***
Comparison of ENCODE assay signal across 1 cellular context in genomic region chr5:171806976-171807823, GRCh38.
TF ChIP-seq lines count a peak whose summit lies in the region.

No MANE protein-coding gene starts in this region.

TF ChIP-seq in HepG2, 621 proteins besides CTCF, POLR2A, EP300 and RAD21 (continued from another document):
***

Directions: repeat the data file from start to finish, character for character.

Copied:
Comparison of ENCODE assay signal across 1 cellular context in genomic region chr5:171806976-171807823, GRCh38.
TF ChIP-seq lines count a peak whose summit lies in the region.

No MANE protein-coding gene starts in this region.

TF ChIP-seq in HepG2, 621 proteins besides CTCF, POLR2A, EP300 and RAD21 (continued from another document):